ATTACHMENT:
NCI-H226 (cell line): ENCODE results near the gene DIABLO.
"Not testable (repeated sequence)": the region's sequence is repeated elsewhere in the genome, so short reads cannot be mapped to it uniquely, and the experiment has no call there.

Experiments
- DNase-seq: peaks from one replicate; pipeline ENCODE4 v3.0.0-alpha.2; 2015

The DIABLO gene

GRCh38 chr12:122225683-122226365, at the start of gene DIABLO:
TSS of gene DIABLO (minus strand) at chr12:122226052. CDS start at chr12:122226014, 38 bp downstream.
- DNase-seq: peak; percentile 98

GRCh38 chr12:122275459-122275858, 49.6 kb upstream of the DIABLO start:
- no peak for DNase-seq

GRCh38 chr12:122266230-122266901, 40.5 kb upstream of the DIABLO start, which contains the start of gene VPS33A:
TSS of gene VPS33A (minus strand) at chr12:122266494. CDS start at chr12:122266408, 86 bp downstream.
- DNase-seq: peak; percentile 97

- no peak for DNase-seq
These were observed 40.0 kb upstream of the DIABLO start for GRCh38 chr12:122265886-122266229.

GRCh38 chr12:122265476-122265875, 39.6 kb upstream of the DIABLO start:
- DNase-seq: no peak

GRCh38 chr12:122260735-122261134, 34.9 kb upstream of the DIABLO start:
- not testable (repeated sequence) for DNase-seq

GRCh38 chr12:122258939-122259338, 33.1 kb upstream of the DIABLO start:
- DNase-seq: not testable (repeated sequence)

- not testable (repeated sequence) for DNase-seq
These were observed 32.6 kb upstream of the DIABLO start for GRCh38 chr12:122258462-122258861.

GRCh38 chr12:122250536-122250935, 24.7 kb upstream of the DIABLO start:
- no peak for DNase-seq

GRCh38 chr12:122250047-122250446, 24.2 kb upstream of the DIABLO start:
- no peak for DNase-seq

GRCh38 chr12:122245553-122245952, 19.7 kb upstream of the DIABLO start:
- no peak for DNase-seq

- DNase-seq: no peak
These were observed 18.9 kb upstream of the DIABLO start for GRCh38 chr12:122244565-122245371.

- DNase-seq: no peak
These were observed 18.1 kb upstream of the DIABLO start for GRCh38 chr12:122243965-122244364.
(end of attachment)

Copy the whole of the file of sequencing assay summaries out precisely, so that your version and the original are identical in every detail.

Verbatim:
NCI-H226 (cell line): ENCODE results near the gene DIABLO.
"Not testable (repeated sequence)": the region's sequence is repeated elsewhere in the genome, so short reads cannot be mapped to it uniquely, and the experiment has no call there.

Experiments
- DNase-seq: peaks from one replicate; pipeline ENCODE4 v3.0.0-alpha.2; 2015

The DIABLO gene

GRCh38 chr12:122225683-122226365, at the start of gene DIABLO:
TSS of gene DIABLO (minus strand) at chr12:122226052. CDS start at chr12:122226014, 38 bp downstream.
- DNase-seq: peak; percentile 98

GRCh38 chr12:122275459-122275858, 49.6 kb upstream of the DIABLO start:
- no peak for DNase-seq

GRCh38 chr12:122266230-122266901, 40.5 kb upstream of the DIABLO start, which contains the start of gene VPS33A:
TSS of gene VPS33A (minus strand) at chr12:122266494. CDS start at chr12:122266408, 86 bp downstream.
- DNase-seq: peak; percentile 97

- no peak for DNase-seq
These were observed 40.0 kb upstream of the DIABLO start for GRCh38 chr12:122265886-122266229.

GRCh38 chr12:122265476-122265875, 39.6 kb upstream of the DIABLO start:
- DNase-seq: no peak

GRCh38 chr12:122260735-122261134, 34.9 kb upstream of the DIABLO start:
- not testable (repeated sequence) for DNase-seq

GRCh38 chr12:122258939-122259338, 33.1 kb upstream of the DIABLO start:
- DNase-seq: not testable (repeated sequence)

- not testable (repeated sequence) for DNase-seq
These were observed 32.6 kb upstream of the DIABLO start for GRCh38 chr12:122258462-122258861.

GRCh38 chr12:122250536-122250935, 24.7 kb upstream of the DIABLO start:
- no peak for DNase-seq

GRCh38 chr12:122250047-122250446, 24.2 kb upstream of the DIABLO start:
- no peak for DNase-seq

GRCh38 chr12:122245553-122245952, 19.7 kb upstream of the DIABLO start:
- no peak for DNase-seq

- DNase-seq: no peak
These were observed 18.9 kb upstream of the DIABLO start for GRCh38 chr12:122244565-122245371.

- DNase-seq: no peak
These were observed 18.1 kb upstream of the DIABLO start for GRCh38 chr12:122243965-122244364.